Sunday, January 07, 2007

A Moreno effect? (part deux)

Here in the National Capital Region, our weather continues to be influenced by the El Nino effect. Last month, I asked whether the CCAs' behavior would be influenced by a Moreno effect. See "Moreno effect?," CAAFlog, 2 Dec 2006. Would the CCAs issue fewer published opinions in an effort to pump out cases more quickly to avoid CAAF's wrath?

We have since seen that NMCCA doesn't seem to care about CAAF's wrath. See "New published Navy-Marine Corps case: the Battle of New Orleans part deux," CAAFlog, 31 Dec 2007; "Redeux," CAAFlog, 5 Jan 2007.

Let's go back to the numbers and see what they tell us about the first three months of what will be the first complete fiscal year under Moreno. Looking at the last five years, the CCAs have collectively issued fewer published opinions this year than during the comparable period in the previous years, though not by much. (For purposes of calculating the numbers, I excluded United States v. Orzechowski, NMCCA No. 200300711, 2006 CCA LEXIS 307 (N-M. Ct. Crim. App. Nov. 15, 2006), a decision that NMCCA issued on 21 September 2006 and then ordered published on 15 November 2006. See generally "NMCCA publishes previous order granting extraordinary relief," CAAFlog, 6 Dec 2006. Since the heavy lifting was done during FY 06, I will treat it as a September 2006 opinion rather than a November 2006 opinion.)

Here are the numbers of published opinions issued by all of the CCAs combined during October, November, and December over the last five years:

FY 07: 12
FY 06: 18
FY 05: 13
FY 04: 14
FY 03: 19

It may be appropriate to throw out CGCCA's numbers, since that court is so atypical. With its microscopic docket, it is unlikely to feel a Moreno effect because it simply has no backlog. And it also publishes a disproportionate share of its opinions compared to the other courts -- probably because it has more time to work on each opinion, which is consistent with the Moreno effect hypothesis. But if we throw out the CGCCA numbers, the overall pattern changes very little:

FY 07: 10
FY 06: 13
FY 05: 11
FY 04: 11
FY 03: 16

Most striking is ACCA's behavior. In FY 07 (post-Moreno), NMCCA issued more published opinions in October through December (4) than it did in FY 04 (pre-Moreno) (2). AFCCA issued more this fiscal year (5) than in any of the previous four years (4, 3, 3, 2). CGCCA issued the same number this fiscal year (2) as in FY 05.

Now look at ACCA: 1 published case during FY 07, compared to 3, 3, 6, and 5 for the comparable periods during the previous four fiscal years.

Let's compare the FY 07 output of each CCA with its AVERAGE output over the comparable period during the previous four fiscal years:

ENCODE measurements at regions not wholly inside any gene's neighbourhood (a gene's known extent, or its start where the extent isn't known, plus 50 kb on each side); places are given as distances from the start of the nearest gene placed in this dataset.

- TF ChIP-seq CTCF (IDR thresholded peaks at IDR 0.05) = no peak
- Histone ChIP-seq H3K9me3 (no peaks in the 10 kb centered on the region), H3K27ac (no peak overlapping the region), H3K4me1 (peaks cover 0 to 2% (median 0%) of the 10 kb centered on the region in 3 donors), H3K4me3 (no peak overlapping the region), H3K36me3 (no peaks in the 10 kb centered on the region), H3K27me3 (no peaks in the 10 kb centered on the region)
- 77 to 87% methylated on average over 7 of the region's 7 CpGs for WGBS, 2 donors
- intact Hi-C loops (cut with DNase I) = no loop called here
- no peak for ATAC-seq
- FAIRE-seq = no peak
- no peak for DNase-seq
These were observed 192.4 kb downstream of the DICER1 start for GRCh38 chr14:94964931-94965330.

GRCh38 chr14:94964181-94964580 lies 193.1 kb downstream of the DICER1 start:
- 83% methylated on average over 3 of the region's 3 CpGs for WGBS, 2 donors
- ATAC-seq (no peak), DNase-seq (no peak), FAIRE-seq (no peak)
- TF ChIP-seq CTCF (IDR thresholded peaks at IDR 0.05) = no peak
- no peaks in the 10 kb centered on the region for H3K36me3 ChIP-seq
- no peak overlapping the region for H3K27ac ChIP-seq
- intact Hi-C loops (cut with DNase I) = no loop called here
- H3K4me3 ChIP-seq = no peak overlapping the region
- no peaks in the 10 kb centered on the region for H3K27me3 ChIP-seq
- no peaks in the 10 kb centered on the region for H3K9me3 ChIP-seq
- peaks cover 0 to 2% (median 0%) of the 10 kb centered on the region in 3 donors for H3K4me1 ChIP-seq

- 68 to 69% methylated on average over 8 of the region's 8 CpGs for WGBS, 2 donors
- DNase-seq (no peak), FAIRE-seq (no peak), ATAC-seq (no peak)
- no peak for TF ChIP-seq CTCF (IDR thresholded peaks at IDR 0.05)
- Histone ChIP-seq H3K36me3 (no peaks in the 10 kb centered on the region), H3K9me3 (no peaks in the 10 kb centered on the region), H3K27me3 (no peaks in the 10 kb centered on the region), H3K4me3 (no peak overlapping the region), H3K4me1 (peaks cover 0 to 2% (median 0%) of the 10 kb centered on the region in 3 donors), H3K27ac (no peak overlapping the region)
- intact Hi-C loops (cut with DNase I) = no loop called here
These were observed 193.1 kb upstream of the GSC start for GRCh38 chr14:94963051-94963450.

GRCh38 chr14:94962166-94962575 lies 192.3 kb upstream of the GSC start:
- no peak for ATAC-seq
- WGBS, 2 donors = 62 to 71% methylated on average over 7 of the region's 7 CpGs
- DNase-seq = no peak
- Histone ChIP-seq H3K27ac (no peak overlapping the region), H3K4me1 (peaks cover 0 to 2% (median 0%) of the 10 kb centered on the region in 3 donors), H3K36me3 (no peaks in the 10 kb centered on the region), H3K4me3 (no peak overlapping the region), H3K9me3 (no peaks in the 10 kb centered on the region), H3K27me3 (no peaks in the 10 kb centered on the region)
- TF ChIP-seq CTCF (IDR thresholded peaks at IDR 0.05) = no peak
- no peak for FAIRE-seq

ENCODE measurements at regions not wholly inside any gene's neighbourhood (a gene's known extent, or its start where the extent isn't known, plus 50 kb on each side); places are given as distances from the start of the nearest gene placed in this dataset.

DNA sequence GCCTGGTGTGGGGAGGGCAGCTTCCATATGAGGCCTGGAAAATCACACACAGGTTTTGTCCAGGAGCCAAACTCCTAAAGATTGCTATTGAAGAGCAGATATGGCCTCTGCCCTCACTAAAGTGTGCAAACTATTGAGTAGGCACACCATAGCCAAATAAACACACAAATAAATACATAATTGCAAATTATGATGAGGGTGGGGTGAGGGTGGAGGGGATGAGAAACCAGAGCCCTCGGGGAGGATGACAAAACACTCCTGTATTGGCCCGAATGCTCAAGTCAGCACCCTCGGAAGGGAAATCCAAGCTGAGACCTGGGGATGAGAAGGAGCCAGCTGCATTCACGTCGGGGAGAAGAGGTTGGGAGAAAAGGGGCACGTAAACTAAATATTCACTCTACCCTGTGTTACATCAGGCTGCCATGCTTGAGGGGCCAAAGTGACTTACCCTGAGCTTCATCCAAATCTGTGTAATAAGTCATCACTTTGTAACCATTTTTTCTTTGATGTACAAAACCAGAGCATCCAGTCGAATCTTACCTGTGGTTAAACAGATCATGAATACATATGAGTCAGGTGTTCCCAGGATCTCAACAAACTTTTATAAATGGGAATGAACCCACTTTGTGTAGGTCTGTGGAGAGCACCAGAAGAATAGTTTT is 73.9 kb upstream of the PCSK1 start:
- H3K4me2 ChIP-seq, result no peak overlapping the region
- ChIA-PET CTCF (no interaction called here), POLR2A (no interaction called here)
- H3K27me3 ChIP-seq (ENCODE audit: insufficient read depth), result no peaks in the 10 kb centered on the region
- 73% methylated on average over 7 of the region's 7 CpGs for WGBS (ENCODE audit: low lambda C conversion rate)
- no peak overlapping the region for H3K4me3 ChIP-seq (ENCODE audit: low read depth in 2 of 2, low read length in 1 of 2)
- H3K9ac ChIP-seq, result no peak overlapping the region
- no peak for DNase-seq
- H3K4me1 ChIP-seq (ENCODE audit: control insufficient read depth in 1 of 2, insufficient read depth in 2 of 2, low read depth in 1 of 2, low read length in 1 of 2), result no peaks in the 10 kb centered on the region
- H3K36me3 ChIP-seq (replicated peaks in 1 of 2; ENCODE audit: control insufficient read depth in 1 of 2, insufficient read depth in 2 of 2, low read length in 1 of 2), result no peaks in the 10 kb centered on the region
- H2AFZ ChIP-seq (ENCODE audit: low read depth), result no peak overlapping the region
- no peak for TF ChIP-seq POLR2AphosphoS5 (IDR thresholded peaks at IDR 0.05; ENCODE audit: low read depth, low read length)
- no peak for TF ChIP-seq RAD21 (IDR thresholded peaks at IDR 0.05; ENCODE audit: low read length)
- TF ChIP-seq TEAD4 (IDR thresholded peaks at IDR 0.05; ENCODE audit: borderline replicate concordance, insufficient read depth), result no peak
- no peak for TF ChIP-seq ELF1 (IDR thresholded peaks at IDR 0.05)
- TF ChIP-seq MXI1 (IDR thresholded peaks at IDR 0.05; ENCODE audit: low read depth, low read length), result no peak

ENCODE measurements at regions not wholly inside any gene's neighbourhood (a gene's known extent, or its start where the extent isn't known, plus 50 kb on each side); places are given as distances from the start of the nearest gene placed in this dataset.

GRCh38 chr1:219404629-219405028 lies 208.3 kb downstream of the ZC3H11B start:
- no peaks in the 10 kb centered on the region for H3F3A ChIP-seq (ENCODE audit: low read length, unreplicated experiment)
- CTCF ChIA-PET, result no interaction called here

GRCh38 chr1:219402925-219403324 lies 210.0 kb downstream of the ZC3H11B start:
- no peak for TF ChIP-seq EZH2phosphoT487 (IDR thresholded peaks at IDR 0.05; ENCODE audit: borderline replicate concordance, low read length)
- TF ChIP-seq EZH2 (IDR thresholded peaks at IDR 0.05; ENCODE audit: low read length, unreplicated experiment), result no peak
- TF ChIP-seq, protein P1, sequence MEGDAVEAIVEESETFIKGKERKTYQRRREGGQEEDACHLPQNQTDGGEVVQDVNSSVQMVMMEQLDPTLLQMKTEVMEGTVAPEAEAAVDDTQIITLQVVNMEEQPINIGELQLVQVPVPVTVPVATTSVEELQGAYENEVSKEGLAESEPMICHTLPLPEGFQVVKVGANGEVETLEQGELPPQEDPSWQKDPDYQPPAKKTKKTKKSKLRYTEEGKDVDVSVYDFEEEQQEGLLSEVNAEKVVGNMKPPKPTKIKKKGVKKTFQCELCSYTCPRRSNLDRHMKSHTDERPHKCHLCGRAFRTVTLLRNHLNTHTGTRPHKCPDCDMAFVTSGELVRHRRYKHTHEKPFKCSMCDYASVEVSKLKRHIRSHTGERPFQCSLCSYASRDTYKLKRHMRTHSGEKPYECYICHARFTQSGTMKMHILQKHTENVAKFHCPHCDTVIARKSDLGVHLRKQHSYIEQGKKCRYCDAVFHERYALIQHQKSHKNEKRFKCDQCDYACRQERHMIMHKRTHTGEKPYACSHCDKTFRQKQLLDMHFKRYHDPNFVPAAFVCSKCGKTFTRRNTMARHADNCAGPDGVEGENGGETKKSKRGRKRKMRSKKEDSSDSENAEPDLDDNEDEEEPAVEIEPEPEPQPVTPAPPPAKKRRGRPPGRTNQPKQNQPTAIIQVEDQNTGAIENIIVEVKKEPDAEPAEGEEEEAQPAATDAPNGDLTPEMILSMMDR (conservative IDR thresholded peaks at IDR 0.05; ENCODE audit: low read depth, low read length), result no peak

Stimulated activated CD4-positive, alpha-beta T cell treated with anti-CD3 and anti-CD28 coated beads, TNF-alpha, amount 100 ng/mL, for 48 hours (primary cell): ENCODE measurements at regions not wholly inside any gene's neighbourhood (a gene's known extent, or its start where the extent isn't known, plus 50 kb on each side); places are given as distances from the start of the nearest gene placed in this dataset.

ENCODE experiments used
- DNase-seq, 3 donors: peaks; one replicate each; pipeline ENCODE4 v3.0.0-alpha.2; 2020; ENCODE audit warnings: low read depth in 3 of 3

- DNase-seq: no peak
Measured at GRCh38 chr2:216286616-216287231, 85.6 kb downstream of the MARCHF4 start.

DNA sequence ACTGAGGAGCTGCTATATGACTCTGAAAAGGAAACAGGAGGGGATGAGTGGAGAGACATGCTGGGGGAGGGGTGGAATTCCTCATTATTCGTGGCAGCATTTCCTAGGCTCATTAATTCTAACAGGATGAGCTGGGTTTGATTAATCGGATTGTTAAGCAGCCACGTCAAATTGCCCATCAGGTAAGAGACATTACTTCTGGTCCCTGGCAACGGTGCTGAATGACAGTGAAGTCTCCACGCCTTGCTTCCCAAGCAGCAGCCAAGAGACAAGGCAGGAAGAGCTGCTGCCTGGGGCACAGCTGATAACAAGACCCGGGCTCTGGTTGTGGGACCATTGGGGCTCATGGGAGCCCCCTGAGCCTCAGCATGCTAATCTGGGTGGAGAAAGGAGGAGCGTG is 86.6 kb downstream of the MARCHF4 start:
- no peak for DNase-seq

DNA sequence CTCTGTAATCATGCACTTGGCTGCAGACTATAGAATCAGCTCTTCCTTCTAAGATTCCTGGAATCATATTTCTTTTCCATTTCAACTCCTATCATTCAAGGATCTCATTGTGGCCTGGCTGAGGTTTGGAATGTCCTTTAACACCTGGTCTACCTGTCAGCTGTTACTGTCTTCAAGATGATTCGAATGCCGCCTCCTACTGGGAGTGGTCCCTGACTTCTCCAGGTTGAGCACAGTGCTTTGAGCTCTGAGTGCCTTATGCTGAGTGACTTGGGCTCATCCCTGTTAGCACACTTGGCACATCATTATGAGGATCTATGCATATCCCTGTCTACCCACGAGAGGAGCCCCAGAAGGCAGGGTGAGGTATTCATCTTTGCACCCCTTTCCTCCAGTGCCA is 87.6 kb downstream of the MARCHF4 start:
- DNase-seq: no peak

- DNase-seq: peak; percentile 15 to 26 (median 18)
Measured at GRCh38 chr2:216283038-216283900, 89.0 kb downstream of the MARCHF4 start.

------------FY 07 ------FY 03-06 Oct-Dec average------- Difference
AFCCA: ---5 -----------3---------------------------------- +2
ACCA: ----1 -----------4.25 --------------------------------3.25
NMCCA: --4 -----------5.5 ---------------------------------1.25
CGCCA: --2 -----------3.25 --------------------------------1.25

[Blogger doesn't seem to do well with charts -- or I haven't yet figured out how to make blogger show a chart correctly. I hope you can figure out what I'm trying to say here.]

Obviously if there is a Moreno effect, it is concentrated at the Army Court. Of course, we can't draw any firm conclusions when dealing with numbers this small and periods of time this short. Maybe for some reason ACCA has been stockpiling to-be-published opinions and will issue a slew of them this month. CAAFlog will continue to follow these trends to see if any definitive pattern emerges over time.

--Dwight Sullivan

1 comment:

Phil Cave said...

And of the non-published opinions, were there some that were worthy of publication -- that fit the generally accepted principles of why an appellate court publishes an opinion? For example, the AFCCA wrote an unpublished opinion a short while ago addressing the most excellent case of Randolph v. Georgia (a particular favorite of mine because it puts third-party consent vice first party denial of consent issues into a proper perspective). AFCCA did not publish, even though it seemed to be the first Service court to comment. Looking at the opinion they could have been the first to adopt Randolph into military practice. But, there appeared to be prudential reasons not to publish, and those reasons are unrelated to Moreno. So, can there ever be a meaningful connection between published/unpublished/ Moreno? On a different note for "unpublished" opinions and their effect would be the use of unpublished opinions. I'm increasingly seeing Trial Counsel in one Service (not mine, and they don't have more boats than the Navy or more airplanes than the Air Force), arguing unpublished opinions as dispositive.